In this case the reissue sounds nothing at all like the original. So far apart that at first I wasn't sure it was the same recording. Yet the review compares it (more) favorably to the original and to a recent 45rpm double 180g reissue released by Analogue Productions from a second generation tape, which now is the best available source and to which this DOXY release surely did not have access. And even had the reissue producer access to a second generation tape stored at UMG's Hanover, Germany facility, what they did to that tape in their DMM mastering was nothing short of disgusting. But in my opinion the DOXY doesn't sound as if it was mastered from tape. I'd like to see photos of the mastering session if they exist.

And here's another odd thing: the DOXY label has been around for more than a few years (not to be confused with Sonny Rollins' label of the same name!) yet this review claims the Italian audio company Goldenote "has launched the DOXY record label dedicated to an ongoing reissue series." More bullshit!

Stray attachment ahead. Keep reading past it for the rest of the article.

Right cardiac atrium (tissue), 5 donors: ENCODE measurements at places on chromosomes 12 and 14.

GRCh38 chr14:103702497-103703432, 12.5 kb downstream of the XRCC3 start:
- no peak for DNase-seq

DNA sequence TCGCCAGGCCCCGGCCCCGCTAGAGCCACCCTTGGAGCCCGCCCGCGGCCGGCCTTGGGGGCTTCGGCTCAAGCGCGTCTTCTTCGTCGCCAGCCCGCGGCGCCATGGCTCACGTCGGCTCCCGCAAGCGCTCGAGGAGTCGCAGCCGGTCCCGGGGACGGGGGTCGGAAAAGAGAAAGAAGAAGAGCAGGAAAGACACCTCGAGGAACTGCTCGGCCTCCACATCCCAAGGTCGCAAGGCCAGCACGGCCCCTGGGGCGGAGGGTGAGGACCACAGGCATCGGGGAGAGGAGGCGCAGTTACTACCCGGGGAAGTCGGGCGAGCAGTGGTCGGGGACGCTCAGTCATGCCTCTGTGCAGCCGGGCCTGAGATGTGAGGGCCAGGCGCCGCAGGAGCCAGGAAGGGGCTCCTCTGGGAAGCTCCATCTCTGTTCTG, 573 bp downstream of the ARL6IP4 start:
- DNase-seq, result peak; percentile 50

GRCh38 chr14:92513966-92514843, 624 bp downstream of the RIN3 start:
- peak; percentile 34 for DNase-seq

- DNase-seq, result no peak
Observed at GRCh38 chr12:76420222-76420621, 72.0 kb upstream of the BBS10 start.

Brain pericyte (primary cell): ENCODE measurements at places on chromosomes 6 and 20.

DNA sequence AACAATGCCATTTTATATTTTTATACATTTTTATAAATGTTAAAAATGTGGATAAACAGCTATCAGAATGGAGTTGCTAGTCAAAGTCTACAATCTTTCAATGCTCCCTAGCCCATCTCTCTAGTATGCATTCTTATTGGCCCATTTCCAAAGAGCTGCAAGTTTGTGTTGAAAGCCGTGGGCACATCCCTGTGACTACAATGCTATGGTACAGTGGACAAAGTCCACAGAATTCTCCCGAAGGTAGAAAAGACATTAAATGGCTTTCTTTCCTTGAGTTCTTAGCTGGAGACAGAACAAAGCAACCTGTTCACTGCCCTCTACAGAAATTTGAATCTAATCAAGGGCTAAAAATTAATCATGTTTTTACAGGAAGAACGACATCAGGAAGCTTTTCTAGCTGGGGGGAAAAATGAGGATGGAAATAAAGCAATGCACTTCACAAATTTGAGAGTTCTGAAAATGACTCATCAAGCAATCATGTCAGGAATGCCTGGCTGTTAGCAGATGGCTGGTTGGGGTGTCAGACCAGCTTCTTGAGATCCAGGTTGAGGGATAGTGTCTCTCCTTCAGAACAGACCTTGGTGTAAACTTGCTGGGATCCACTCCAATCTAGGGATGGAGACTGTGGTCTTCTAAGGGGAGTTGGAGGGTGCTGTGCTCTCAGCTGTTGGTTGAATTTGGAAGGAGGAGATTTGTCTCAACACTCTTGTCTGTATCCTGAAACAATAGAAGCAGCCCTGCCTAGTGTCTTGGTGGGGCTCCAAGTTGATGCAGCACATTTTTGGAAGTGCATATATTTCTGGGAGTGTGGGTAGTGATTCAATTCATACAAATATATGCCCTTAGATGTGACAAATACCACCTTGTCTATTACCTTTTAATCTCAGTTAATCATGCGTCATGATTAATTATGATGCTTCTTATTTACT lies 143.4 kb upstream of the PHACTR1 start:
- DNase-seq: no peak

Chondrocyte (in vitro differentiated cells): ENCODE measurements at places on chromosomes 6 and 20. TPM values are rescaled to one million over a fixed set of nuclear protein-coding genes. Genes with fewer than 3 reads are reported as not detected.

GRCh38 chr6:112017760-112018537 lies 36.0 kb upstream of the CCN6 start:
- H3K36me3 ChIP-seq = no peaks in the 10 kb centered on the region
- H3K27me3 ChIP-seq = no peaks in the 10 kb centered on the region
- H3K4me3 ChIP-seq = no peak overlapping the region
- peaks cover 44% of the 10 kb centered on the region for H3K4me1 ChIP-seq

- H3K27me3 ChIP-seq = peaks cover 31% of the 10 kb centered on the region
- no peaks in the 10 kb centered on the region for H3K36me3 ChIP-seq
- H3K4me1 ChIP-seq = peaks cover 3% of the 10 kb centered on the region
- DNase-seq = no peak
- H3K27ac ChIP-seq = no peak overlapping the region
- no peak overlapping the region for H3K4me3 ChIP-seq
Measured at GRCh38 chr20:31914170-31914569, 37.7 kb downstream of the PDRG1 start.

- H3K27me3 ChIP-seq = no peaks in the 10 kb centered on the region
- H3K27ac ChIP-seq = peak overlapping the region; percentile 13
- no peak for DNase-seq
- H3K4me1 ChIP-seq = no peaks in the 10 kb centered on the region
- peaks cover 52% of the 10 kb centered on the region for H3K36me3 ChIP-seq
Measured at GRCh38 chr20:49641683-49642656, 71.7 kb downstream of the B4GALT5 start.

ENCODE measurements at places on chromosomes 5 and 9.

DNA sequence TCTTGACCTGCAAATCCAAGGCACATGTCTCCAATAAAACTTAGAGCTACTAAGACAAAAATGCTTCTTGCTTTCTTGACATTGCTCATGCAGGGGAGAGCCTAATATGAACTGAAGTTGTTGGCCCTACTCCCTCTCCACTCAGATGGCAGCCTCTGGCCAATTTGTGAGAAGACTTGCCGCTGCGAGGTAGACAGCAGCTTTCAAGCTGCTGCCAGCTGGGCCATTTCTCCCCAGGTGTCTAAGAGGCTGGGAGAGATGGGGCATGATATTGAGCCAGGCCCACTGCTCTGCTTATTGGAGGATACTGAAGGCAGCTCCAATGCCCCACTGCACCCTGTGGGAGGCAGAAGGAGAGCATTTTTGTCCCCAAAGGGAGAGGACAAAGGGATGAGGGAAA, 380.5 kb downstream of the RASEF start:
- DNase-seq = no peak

But not as much B.S. as the review, which claims the original is "mighty good" (ya think?), the Analogue Productions version "airer and a bit warmer" (ya think?) and this DOXY DMM that shoves the 20 minute plus side one onto a single 45rpm side, as "very pure....with rich, lovely tone color...and excellent dynamic rendering." Utter bullshit. Nothing about the DOXY reissue is "rich". Tone color is not "lovely" whatever that means. And dynamics are as squashed as you might expect when you put 20 plus minutes of music at 45rpm onto a single side.

So here's what you need to know: first of all do not buy that DOXY disaster. I compared my two originals and the Alto-Analogue 1997 reissue with the double 45 from Analogue Productions and here's the straight poop: the Alto-Analogue (good luck finding one), mastered from the original tape by Bernie Grundman is, in my opinion, better than the original overall.